Meanwhile the master MA from subnet A, begins channel/bandwidth negotiations with the master coordinator. FIG. 7 illustrates the negotiation process from the standpoint of MA while FIG. 8 illustrates the process from the standpoint of MB (the master coordinator). As these negotiations are at subnet level, all subnets are treated the same and, in one embodiment, will be entitled to an equal share of the total available channel bandwidth. Hence, as more and more subnets start operating, the bandwidth available to each subnet is limited to the total bandwidth in the channel equally divided among all the subnets. For example when three overlapping subnets operate in the same channel, they are guaranteed up to one third of the total bandwidth. When a subnet requests a lower bandwidth than its share, the remaining bandwidth may be shared among all the other operating subnets in the same channel. Of course, in other embodiments, some subnets may be granted a preference over others and so may be entitled to greater shares of the overall channel bandwidth.
As shown in FIG. 7, from the standpoint of MA, the negotiation process commences (step 80) when MA receives a bandwidth allocation request from a new client or subclient. In general, such a request may originate in a currently operating network or in a network that is not currently operating. Therefore, MA must decide (step 82) whether the subnet is operating or not. In the event the subnet is not currently operating (i.e., this is the first client in a new subnet to request a connection), MA checks for a free channel (step 84) as discussed in the above-cited co-pending application. Of course if such a free channel is available (as is the case in the present example), the new subnet commences operations in that channel (say channel 2) (step 86). By commencing operations in a free channel, MA becomes the master coordinator for that channel.
Now assume subnet D becomes operational. The master device associated with subnet D (MD) will conduct the same process as was conducted by MA. However, this time, MD will discover that both channels are occupied. In the absence of a free channel, MD searches (step 88) to find the channel with the least bandwidth utilization. In the event that all available channels have approximately the same bandwidth utilization, MD will choose to operate in the channel supporting the fewest number of subnets. The approximate bandwidth utilization of a channel can be estimated based on a measurement of the amount of idle time in the channel. As explained in the above-cited co-pending application, master devices (and, indeed client devices as well) are configured to detect idle time in the channel (e.g., times when no transmissions between servers and clients are occurring). By using a counter or other similar device, the master devices can estimate the idle time and thus arrive at an estimate of the channel's bandwidth utilization. The number of subnets operating in a channel can be determined by examining the different SS-IDs being broadcast within the channel. Recall that each subnet will be assigned a unique SS-ID (as explained below) and so the number of unique SS-ID values will indicate the number of operational subnets within a channel.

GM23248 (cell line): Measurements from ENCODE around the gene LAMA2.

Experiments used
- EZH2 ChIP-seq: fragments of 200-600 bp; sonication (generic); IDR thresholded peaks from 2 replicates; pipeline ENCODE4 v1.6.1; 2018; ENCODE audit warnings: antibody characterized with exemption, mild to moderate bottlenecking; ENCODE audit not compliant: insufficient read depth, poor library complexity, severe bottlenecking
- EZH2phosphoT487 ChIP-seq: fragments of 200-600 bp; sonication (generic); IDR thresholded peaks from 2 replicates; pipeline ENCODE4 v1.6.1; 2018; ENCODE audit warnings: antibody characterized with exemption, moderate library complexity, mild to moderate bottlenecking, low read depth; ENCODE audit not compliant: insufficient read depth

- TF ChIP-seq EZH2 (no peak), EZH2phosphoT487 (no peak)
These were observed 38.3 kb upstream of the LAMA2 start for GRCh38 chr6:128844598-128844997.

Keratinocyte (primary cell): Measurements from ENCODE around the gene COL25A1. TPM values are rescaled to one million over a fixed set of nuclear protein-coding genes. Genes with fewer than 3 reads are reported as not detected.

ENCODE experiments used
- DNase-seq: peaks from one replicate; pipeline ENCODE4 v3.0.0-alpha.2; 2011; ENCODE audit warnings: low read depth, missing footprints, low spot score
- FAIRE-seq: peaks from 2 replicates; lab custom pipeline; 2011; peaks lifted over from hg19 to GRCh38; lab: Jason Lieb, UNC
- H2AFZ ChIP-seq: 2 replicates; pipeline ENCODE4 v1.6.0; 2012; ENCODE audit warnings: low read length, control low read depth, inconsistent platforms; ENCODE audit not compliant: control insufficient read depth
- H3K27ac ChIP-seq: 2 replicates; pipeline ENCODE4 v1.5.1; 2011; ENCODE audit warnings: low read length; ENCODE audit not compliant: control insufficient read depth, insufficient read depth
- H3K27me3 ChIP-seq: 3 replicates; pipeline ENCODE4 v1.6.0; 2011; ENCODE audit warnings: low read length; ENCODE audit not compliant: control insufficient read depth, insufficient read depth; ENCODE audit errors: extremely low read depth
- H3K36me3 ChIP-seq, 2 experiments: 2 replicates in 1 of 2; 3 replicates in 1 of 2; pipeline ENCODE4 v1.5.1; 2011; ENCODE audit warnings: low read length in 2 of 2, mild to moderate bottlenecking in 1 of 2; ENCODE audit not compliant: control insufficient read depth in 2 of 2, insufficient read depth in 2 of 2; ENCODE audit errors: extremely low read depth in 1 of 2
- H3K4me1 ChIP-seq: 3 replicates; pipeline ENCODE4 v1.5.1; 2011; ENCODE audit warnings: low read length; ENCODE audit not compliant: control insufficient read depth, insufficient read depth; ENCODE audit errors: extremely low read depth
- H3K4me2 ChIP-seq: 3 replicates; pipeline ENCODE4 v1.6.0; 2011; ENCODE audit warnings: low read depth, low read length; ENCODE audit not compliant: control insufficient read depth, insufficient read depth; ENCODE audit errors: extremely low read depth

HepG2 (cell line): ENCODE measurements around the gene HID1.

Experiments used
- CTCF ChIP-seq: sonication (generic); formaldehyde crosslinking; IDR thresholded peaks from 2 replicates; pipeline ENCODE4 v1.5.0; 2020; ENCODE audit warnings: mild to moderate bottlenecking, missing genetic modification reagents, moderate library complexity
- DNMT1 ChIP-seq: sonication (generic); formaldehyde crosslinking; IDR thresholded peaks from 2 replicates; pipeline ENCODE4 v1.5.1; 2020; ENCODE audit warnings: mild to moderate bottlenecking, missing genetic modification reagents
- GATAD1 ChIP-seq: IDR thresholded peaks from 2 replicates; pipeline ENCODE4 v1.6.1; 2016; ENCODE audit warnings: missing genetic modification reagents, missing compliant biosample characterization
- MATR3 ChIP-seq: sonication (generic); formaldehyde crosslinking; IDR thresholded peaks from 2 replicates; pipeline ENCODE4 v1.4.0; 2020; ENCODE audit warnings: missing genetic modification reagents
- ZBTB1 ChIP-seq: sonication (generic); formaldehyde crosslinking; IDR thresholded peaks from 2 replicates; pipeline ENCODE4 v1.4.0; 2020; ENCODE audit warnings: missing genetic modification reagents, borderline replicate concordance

In the present case, assume MD determines that channel 1 has the lower bandwidth utilization. Having determined an appropriate channel, MD now begins communications with the master coordinator for that channel (MB) (step 90). Essentially, MD will be requesting its equal share (or some portion thereof, say 30%) of the channel bandwidth and, because this is a subnet that was not previously operating, will also request that an SS-ID for the subnet be assigned by the master coordinator for the channel. Upon transmitting such a request, MD waits (state 92) for a reply from the master coordinator.
Referring now to FIG. 8, the negotiations can be viewed from the standpoint of the master coordinator (e.g., MB). At the outset (step 10) the master coordinator will receive the bandwidth (and, if appropriate SS-ID) request from the another subnet master. As part of the request, the master coordinator will receive the subnet ID of the new subnet. Once a master coordinator starts the negotiation process with another master device, it is assumed that the new master device (e.g., MD in the above example) has already searched for other available channels and has decided that the current channel (i.e., that being used by the master coordinator) is utilizing the least bandwidth.
The master coordinator is responsible for keeping track of all the bandwidth negotiations/allocations done so far and may periodically communicate such information to all other master devices sharing the channel. To maintain such information, the master coordinator constructs a subnet table as shown in FIG. 9. The subnet table 120, which may be stored in memory at a host device, includes all the currently operating subnets identified by their SS-ID and subnet ID. For each subnet, the bandwidth requested by that subnet and the bandwidth allocated by the master coordinator are indexed.
Upon receipt of the new bandwidth allocation request by the new master (MD in the present example) then, the master coordinator conducts consults the subnet table (step 112 in FIG. 8) to determine the existing bandwidth allocation. In some cases, accommodating the new request will require re-negotiation with all the operating subnets (step 114) so as to provide a fair share in the bandwidth to the new incoming subnet. Once these bandwidth allocations have been sorted out, the subnet table can be updated (step 116) and the master coordinator may issue the new bandwidth allocation to the new master (MD). In addition, the master coordinator will issues an SS-ID to the new incoming subnet (e.g., in sequential order) and add that subnet's bandwidth information to the subnet table (step 118).